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Arduino 12: Transistors

Several people wrote in about my earlier post concerning relays, noting that it’s a bit risky to control a relay from the Arduino as you can easily fry the IC chip. A  safer method is to use a transistor, which basically accomplishes the same thing (and more cheaply):it lets a small current control a much larger one. This lets you use the Arduino to turn large electric devices on and off when they are running off a large separate power supply.

There are two type of transistor: NPN (negative-positive-negative) and PNP.  The difference is whether you want to turn the transistor on with a signal that is a high voltage (5 V) or low (ground). NPN transistors are turned on with a high voltage, and that’s what we will use.

Transistors have three pins, with a plastic top with one side flattened. If you are looking at the flat side, the pins from left to right are called the collector, base and emitter. The middle pin, the base, is where you connect the control signal from the Arduino. The collector pin on the left is wired to the device, and the device must be connected to its own positive power supply terminal. The emitter pin on the right is connected to ground for the Arduino, AND to the ground of the outside power supply. The Arduino and the device being controlled must have a common ground.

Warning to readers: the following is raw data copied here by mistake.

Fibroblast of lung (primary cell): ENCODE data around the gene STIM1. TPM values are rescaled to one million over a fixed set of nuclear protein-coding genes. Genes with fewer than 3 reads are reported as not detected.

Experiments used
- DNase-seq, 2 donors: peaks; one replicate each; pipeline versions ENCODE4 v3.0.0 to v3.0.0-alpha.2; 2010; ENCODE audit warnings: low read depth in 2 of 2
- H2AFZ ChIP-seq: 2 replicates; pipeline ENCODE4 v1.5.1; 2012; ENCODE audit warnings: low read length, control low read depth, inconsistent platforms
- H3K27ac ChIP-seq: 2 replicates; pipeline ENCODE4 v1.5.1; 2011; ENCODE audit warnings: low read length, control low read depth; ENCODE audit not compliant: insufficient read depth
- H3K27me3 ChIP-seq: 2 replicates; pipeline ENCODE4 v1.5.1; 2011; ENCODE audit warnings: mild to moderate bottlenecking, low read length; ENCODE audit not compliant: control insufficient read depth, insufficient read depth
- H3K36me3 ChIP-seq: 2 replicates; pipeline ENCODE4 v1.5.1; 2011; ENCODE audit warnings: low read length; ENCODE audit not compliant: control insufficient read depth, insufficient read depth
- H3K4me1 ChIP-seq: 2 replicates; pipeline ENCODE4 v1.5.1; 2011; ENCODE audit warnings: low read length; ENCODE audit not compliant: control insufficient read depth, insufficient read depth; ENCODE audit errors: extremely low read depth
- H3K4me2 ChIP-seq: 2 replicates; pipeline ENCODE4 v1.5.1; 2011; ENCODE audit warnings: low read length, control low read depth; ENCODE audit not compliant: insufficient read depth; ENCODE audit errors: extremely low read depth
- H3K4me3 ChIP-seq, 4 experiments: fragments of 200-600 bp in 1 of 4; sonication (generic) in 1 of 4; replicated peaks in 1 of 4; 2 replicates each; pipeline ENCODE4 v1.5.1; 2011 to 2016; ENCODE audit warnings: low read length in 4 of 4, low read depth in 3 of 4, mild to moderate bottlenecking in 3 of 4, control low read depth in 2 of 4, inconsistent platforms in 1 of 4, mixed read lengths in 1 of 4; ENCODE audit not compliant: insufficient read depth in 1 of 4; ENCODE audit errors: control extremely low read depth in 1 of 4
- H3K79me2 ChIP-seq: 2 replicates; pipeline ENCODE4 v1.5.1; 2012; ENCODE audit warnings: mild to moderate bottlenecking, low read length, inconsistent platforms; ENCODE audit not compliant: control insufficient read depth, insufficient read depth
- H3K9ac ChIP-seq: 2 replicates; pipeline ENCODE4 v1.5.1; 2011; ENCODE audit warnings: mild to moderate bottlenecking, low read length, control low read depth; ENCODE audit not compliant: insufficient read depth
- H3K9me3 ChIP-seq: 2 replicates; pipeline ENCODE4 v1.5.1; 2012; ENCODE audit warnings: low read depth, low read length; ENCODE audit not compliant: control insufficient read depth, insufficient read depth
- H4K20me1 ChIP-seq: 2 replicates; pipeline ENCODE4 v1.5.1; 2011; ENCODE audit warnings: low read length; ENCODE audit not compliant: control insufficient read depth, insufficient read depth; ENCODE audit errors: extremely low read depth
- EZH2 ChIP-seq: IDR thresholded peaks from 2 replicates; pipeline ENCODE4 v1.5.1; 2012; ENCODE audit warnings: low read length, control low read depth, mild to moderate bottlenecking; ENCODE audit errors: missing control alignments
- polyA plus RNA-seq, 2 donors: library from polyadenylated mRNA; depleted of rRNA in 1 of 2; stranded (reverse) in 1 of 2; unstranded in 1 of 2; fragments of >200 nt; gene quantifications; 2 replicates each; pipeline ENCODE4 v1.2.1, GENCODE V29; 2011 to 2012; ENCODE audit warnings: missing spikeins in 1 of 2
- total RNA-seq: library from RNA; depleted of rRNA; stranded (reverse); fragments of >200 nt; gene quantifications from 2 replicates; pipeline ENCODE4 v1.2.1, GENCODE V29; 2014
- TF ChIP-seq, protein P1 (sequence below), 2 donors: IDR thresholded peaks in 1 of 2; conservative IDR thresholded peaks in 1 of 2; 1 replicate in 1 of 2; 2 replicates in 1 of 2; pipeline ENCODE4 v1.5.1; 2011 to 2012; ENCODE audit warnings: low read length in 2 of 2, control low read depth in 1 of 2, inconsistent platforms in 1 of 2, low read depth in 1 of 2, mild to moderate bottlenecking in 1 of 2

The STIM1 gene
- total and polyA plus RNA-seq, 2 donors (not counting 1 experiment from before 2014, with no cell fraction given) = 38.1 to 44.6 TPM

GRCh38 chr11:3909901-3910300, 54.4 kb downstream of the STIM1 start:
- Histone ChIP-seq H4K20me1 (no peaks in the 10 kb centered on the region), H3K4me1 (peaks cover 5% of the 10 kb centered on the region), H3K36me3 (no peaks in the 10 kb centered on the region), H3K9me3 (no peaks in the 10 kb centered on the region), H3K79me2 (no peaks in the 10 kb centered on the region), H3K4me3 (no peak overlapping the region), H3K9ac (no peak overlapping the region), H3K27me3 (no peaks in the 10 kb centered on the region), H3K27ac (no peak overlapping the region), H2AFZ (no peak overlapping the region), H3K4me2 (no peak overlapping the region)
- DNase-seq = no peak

To have the Arduino run a motor, first put the transistor in a breadboard. Connect the ground on the Arduino to the ground channel on the breadboard, and the ground channel to the emitter pin on the transistor. Wire pin 9 on the Arduino to the base pin of he transistor. Wire the collector to one of the motor terminals, then the other motor terminal to the positive terminal of a battery pack. Then wire the negative terminal of the battery pack back to the ground channel on the breadboard.

This code has the Arduino pulse the motor on and off at 1 second intervals.

int transistorPin = 9;

 

void setup(){

pinMode(transistorPin, OUTPUT);

}

 

void loop(){

digitalWrite(transistorPin, HIGH);

delay(1000);

digitalWrite(transistorPin, LOW);

delay(1000);

}

 

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Michael Margolis’ “Arduino Cookbook”

I just bought a copy of Michael Margolis’ “Arduino Cookbook” from O’Reilly Press, and it almost makes this blog feel redundant. This is exactly what I’ve been looking for as a teacher – snippets of code to let you do just about anything you want with the Arduino board. I haven’t had time to go through it in depth, but if your priority is to get your project up and running rather than learning how to code from the Arduino reference webpage, this book is for you. Very highly recommended.